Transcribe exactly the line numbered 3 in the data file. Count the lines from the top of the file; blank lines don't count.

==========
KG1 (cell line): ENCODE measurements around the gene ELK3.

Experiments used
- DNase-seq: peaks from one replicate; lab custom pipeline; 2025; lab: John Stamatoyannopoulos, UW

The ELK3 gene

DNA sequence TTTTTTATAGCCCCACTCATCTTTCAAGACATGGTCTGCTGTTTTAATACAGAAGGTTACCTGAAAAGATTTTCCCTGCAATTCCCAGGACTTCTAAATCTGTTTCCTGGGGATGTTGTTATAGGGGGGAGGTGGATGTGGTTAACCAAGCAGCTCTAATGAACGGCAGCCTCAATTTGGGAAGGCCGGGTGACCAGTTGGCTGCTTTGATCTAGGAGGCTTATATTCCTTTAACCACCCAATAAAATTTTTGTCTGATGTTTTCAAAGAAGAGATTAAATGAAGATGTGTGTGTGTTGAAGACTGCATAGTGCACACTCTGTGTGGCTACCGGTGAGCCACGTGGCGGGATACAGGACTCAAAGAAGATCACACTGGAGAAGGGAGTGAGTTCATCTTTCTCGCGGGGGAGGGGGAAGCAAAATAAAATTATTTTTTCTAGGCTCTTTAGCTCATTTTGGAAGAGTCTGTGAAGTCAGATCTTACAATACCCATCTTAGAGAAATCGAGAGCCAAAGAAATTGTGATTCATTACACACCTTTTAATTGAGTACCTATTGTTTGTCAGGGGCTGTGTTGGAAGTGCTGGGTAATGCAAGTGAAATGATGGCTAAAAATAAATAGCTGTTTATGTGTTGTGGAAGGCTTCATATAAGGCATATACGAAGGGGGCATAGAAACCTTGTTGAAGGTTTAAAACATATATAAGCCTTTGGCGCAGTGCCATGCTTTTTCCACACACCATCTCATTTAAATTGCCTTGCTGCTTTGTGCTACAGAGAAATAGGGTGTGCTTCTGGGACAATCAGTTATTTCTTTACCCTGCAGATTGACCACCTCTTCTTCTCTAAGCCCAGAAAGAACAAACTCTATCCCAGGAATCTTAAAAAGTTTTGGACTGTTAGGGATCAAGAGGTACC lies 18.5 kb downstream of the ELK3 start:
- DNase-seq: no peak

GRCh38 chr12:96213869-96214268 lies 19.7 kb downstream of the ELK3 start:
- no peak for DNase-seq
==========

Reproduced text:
- DNase-seq: peaks from one replicate; lab custom pipeline; 2025; lab: John Stamatoyannopoulos, UW